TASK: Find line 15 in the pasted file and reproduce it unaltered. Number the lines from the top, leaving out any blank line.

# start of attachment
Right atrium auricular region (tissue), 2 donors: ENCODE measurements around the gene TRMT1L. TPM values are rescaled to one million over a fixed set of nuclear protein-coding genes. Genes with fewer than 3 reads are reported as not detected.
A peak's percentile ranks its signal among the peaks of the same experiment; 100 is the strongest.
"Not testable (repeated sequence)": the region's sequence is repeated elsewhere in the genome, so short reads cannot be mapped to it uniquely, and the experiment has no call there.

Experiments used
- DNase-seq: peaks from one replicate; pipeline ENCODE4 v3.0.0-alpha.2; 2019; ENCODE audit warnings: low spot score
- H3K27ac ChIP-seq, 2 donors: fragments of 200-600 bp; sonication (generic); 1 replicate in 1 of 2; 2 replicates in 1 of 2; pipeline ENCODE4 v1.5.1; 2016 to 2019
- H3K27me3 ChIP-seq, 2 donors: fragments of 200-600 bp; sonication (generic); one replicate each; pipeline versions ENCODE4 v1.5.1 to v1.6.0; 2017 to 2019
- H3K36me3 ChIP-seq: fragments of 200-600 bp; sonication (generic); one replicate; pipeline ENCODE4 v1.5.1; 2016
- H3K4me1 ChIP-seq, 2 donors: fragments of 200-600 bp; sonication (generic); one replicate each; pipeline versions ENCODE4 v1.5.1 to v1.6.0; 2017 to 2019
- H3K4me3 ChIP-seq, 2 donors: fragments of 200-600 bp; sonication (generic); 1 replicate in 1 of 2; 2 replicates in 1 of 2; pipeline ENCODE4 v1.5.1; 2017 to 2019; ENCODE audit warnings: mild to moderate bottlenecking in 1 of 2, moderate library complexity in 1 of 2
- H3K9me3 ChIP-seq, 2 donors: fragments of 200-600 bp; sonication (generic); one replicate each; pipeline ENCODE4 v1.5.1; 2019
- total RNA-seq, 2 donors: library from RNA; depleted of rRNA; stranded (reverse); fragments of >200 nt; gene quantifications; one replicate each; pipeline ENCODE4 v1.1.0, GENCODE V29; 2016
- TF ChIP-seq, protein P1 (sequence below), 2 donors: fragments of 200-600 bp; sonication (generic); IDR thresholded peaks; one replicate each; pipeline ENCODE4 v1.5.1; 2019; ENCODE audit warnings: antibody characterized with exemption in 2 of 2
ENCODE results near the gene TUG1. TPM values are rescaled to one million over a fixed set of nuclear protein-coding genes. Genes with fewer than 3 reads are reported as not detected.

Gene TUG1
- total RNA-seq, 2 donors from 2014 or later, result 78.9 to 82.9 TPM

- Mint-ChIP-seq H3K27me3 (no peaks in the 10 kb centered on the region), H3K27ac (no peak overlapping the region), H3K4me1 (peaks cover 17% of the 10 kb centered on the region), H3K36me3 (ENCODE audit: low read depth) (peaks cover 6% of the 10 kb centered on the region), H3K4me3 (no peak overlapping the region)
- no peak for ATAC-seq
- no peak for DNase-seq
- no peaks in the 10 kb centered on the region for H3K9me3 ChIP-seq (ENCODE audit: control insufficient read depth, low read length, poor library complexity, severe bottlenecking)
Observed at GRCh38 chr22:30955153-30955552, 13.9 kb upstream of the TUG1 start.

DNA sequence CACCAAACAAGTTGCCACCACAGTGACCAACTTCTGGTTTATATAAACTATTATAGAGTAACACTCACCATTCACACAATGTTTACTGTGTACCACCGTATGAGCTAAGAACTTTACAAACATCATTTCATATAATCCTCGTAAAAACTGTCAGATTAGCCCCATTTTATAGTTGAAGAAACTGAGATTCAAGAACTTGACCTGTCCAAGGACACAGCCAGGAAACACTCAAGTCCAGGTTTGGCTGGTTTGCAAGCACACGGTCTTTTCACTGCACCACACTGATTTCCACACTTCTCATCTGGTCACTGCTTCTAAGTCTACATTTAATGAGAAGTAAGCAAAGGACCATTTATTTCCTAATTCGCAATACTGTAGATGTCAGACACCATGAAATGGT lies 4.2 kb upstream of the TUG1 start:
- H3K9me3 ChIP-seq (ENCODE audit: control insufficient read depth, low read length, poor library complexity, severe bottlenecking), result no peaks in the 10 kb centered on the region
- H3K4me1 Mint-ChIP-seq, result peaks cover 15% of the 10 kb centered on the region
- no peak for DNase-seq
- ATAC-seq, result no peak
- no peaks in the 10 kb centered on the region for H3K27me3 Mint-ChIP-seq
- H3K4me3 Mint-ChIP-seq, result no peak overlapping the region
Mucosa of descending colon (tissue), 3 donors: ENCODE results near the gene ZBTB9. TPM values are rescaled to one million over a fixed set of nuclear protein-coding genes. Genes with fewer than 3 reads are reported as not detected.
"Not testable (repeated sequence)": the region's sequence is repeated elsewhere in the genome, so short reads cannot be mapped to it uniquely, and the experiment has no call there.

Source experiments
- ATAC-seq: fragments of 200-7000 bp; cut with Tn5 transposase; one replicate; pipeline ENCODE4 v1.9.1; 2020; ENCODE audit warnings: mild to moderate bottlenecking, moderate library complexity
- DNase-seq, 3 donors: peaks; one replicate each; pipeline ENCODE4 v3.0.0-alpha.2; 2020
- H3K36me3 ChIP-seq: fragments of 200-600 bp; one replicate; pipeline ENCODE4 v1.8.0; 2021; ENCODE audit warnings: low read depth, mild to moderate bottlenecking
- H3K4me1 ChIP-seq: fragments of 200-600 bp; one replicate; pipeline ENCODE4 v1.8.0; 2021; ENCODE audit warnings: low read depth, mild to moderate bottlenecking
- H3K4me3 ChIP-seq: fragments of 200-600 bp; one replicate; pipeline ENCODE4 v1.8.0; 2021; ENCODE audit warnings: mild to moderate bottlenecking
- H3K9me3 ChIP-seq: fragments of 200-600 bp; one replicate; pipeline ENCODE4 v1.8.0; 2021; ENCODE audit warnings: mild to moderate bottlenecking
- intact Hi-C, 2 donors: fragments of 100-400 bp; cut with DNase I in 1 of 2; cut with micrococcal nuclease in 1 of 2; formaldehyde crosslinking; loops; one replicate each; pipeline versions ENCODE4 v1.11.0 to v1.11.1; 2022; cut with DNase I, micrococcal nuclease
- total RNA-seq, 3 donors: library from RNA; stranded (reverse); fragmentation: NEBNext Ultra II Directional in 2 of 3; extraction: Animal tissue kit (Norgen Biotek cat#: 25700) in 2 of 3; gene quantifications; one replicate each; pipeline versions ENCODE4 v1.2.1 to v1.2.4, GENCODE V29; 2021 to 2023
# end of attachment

Gene TUG1